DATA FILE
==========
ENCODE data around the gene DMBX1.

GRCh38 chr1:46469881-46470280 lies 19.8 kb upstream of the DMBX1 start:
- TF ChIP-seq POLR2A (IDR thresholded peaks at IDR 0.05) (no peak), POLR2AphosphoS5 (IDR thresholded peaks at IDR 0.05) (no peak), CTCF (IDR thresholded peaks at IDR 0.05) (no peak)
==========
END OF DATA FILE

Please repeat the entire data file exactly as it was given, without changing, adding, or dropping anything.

ENCODE data around the gene DMBX1.

GRCh38 chr1:46469881-46470280 lies 19.8 kb upstream of the DMBX1 start:
- TF ChIP-seq POLR2A (IDR thresholded peaks at IDR 0.05) (no peak), POLR2AphosphoS5 (IDR thresholded peaks at IDR 0.05) (no peak), CTCF (IDR thresholded peaks at IDR 0.05) (no peak)